A ‘Genetics Strategy for the NHS - ‘Our Inheritance, Our Future - Realising the Potential of Genetics in the NHS’, presented to Parliament in late June by John Reid, Secretary of State for Health, aims to set out a vision of how patients could benefit from future advances in genetics, and raise awareness of the potential of genetics in healthcare.
The ‘White Paper’ sets out a comprehensive plan to prepare the NHS, and includes an investment of £50 million over the next three years towards this initiative, by
• Substantially upgrading genetics laboratories, and boosting the genetics workforce: more genetics counsellors, consultants and laboratory scientists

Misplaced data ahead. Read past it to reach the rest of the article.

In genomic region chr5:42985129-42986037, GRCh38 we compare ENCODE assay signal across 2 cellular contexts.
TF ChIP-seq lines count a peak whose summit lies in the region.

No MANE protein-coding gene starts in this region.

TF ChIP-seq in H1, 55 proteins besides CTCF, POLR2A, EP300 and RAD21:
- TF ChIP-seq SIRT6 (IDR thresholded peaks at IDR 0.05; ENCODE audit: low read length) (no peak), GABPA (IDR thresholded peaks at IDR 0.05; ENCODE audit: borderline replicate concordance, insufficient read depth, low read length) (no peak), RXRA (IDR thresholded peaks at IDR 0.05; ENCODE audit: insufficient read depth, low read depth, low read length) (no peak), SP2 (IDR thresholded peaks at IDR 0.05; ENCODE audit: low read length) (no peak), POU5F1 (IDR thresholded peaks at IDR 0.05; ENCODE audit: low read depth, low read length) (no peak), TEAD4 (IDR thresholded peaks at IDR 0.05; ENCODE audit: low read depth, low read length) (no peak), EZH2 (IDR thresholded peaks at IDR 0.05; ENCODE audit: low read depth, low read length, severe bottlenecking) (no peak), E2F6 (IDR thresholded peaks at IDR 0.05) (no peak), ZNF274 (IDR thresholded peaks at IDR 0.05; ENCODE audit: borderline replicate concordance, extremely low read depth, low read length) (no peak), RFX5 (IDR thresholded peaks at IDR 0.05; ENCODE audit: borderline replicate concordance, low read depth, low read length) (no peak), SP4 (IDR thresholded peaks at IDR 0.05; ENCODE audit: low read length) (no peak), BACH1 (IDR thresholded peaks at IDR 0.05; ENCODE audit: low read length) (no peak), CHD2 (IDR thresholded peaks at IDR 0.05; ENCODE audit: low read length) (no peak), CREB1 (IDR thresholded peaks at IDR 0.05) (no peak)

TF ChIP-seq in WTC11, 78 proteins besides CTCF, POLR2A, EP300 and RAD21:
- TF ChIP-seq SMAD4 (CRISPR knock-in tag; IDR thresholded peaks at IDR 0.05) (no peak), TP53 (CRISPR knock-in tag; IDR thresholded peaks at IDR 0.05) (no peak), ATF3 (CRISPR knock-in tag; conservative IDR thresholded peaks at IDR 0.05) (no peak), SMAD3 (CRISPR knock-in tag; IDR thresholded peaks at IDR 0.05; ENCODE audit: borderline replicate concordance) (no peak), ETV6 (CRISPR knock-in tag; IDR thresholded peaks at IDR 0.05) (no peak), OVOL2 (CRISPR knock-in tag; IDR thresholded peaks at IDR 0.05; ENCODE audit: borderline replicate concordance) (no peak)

• Spending over £7 million on new initiatives to introduce genetics-based healthcare into the mainstream of the National Health Service
• Setting up a new Genetics Education and Development Centre to spearhead education and training in genetics for all healthcare staff
• Funding a new research programmes in pharmacogenetics, gene therapy and health services research to help turn the science into real patient benefit.
Safeguards and controls against inappropriate or unsafe use of genetics developments are also set out. In addition to existing controls on gene therapy and use of genetic test results by insurers, new legislation is planned, to ban DNA theft: it will become an offence to test someone’s DNA without their consent except for medical or police purposes.
The Government said it recognises the importance of openness and public debate, and will continue to respond to new developments and shifts in public attitudes